Kenosha County Assistant District Attorney Thomas Binger has made so many unforced errors during the Kyle Rittenhouse trial that we’ve lost track of them. From pointing a gun at the jury with his finger on the trigger to his declaration that an individual with a gun loses the right to claim self-defense, he has displayed his incompetence throughout the proceedings.
The establishment media seems more than willing to give Binger a pass for his multiple issues, but Fox News host Tucker Carlson hasn’t been letting him get away with it.
“If there’s one thing this trial has taught us, it’s how completely dishonest and totally misleading so many of the news accounts of what Kyle Rittenhouse did have been,” Carlson said on Monday’s show. “We’ve known for more than a year, for example, how Rittenhouse first encountered convicted child-rapist Joseph Rosenbaum, the first man he shot. There are multiple witnesses to that. Most of it’s on video, actually.”
Rosenbaum had just been released from what Carlson described as a “mental hospital” before joining the rioters in Kenosha, lighting a fire, wielding a chain as a weapon and threatening Rittenhouse. He then got close enough to Rittenhouse to grab for his rifle — and that’s why Binger showing the video to the jury may have been a big mistake.
“Binger tried to show that somehow Rosenbaum was not a threat to Kyle Rittenhouse,” Carlson said.
But he showed a video showing Rosenbaum to be very much an apparent threat to Rittenhouse.
“Here’s the defendant running in between those parked cars, slowing down and you can see just how close — or rather, how far away — Mr. Rosenbaum was when the defendant shot him,” Binger told the jury.
“Everyone whose eyes were open could actually see it because you just played the tape, Dumbo,” Carlson said. “Apparently, the prosecution is hoping the jury had its eyes closed for that part of the proceeding.”
The video is below, but note that Carlson misquotes Binger in both his comments and in the chyron: Binger did not say, “I mean,” as Carlson claimed, but “or rather,” which could indicate that he was making a rhetorical point rather than, as Carlson claims, a mistake.
Regardless, showing the video to the jury may turn out to have been a mistake either way, because it seems indeed to indicate that Rosenbaum was close enough to be a threat when Rittenhouse fired at him.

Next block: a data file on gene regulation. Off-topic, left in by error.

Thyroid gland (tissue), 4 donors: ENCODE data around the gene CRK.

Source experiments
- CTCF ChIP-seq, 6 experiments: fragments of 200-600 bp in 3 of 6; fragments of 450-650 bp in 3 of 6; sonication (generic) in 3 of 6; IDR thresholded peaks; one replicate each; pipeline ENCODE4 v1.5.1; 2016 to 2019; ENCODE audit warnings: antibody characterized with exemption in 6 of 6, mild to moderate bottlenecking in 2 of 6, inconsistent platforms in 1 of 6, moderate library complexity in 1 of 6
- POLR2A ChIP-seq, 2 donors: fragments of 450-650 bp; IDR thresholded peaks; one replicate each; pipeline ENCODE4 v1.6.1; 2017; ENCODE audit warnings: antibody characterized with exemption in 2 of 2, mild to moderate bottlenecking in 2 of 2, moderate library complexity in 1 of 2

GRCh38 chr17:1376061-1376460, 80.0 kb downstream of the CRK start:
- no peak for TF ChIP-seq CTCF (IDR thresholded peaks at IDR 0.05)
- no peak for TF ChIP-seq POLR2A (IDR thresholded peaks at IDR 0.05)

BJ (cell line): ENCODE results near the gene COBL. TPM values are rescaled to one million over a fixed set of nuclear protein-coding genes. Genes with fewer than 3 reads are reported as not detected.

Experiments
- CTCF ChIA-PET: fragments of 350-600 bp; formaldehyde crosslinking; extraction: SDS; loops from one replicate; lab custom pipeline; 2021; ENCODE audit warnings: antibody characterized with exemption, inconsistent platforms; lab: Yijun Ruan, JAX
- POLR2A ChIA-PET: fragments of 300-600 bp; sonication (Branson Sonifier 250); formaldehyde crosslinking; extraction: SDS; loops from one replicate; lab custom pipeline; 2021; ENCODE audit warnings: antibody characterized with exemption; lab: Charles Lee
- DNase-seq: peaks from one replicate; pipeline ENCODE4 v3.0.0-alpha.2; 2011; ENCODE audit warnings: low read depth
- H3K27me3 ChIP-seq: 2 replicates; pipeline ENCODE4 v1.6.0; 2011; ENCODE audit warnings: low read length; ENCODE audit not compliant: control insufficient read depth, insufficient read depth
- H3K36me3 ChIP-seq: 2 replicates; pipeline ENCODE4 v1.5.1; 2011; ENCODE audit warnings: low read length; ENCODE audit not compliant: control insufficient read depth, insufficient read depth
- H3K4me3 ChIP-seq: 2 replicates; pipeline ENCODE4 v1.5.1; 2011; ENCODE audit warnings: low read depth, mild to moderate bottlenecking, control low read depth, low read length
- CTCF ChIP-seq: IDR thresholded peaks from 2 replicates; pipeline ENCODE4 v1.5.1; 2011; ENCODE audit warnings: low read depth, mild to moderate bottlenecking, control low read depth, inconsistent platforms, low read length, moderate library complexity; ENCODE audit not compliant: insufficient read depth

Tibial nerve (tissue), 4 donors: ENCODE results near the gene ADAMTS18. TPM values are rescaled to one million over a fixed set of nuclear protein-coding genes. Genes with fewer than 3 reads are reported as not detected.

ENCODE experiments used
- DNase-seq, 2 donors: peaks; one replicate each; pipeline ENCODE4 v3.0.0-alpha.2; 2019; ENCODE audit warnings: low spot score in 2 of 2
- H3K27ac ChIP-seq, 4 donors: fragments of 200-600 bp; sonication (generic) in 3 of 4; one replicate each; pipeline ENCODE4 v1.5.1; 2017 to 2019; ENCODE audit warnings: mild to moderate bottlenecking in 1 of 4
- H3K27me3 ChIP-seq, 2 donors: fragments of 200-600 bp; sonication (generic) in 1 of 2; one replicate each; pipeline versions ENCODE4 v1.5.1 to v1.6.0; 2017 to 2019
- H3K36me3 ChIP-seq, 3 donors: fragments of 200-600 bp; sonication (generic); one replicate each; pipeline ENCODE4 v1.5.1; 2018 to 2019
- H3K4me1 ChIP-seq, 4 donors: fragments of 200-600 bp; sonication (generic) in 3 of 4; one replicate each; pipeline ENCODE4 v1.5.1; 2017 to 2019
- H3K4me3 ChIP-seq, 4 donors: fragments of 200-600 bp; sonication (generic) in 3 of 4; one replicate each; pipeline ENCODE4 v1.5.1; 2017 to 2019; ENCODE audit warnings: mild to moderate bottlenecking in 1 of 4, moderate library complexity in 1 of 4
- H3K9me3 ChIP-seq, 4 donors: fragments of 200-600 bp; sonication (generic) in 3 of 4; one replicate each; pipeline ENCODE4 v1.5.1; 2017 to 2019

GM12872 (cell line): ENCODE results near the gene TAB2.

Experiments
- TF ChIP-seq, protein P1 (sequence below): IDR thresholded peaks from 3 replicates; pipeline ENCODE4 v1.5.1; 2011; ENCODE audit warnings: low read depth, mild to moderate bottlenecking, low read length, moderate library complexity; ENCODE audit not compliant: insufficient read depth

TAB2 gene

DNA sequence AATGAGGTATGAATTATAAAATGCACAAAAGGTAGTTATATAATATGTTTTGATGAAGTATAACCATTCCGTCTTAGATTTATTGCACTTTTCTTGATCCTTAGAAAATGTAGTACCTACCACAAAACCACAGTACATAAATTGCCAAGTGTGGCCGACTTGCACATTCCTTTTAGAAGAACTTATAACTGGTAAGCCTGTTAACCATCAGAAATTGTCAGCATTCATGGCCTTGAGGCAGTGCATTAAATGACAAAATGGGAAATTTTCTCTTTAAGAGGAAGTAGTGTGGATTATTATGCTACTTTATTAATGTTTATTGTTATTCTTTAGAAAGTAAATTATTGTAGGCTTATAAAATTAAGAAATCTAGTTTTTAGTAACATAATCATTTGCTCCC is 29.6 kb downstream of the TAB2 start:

Judge for yourself whether Binger made one mistake or two when he showed the video in court:
Ironically, this might actually constitute the least egregious of the prosecution’s missteps in this case.
On Tuesday evening, shortly after the jury had been dismissed for the day, news broke that the defense had filed its second motion for mistrial with prejudice in the case on Monday, according to the Daily Mail.
The prosecutorial misconduct cited in the motion includes Binger’s introduction of a high-definition version of drone footage of the shootings for the first time during the jury instructions conference. Binger claimed that the new, clearer footage depicted the defendant “pointing his gun” at his victims.
But evidence in the case closed on Saturday. This never-before-seen video should have been provided to the defense long before the trial had concluded.
The motion essentially argued that Binger introduced new evidence that was “at the center of their case” during the jury instructions conference, thus withholding evidence from the defense.
During his cross-examination of Rittenhouse, Binger also violated the spirit and intent of the defendant’s constitutional right to remain silent by intentionally bringing up Rittenhouse’s invocation of that right and presenting it as evidence of his guilt. Binger insinuated Rittenhouse had remained silent “so that he could ‘tailor’ his story to fit the facts as they emerged during trial,” the motion argued.
Additionally, Binger introduced evidence of a conversation Rittenhouse had with friends prior to the shooting during which he allegedly said he wanted to shoot shoplifters.
This hearsay evidence had previously been excluded by Judge Bruce Schroeder, and Binger’s mention of it led to to Schroeder’s memorable scolding of the assistant DA during the trial.
Although Binger claimed he had been acting “in good faith,” the judge responded, “Don’t get brazen with me.”
The third day of deliberations continues and a verdict could be reached at any time.